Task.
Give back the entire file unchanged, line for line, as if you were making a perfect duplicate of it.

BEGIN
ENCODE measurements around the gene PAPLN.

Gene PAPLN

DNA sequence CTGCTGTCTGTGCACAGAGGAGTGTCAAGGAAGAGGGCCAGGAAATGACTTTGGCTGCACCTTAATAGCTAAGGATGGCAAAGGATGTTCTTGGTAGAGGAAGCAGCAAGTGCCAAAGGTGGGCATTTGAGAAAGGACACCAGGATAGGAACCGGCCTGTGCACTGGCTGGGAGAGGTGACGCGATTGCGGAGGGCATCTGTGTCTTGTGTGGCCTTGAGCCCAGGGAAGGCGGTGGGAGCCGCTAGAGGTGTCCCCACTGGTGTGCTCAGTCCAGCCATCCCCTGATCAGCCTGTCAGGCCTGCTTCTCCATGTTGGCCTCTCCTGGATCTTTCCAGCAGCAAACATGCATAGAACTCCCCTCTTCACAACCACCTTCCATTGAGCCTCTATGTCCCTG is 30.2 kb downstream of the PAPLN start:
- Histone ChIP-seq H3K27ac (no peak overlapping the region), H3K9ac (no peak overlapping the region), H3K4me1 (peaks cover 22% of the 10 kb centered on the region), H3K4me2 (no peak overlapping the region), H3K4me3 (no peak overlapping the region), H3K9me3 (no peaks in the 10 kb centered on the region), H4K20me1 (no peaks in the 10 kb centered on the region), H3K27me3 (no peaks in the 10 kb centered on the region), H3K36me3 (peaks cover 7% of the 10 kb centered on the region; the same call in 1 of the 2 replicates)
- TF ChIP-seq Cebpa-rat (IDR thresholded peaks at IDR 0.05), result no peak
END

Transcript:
ENCODE measurements around the gene PAPLN.

Gene PAPLN

DNA sequence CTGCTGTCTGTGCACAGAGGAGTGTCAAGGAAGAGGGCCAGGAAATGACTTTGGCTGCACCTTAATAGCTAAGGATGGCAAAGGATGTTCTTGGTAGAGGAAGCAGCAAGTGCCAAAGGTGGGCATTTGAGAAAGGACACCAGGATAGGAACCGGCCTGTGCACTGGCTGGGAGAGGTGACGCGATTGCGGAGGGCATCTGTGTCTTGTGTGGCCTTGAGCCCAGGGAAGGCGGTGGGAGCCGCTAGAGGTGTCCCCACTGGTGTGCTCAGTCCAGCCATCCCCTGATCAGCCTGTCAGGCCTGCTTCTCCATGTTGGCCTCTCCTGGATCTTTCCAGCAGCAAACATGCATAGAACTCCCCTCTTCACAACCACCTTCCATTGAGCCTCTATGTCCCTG is 30.2 kb downstream of the PAPLN start:
- Histone ChIP-seq H3K27ac (no peak overlapping the region), H3K9ac (no peak overlapping the region), H3K4me1 (peaks cover 22% of the 10 kb centered on the region), H3K4me2 (no peak overlapping the region), H3K4me3 (no peak overlapping the region), H3K9me3 (no peaks in the 10 kb centered on the region), H4K20me1 (no peaks in the 10 kb centered on the region), H3K27me3 (no peaks in the 10 kb centered on the region), H3K36me3 (peaks cover 7% of the 10 kb centered on the region; the same call in 1 of the 2 replicates)
- TF ChIP-seq Cebpa-rat (IDR thresholded peaks at IDR 0.05), result no peak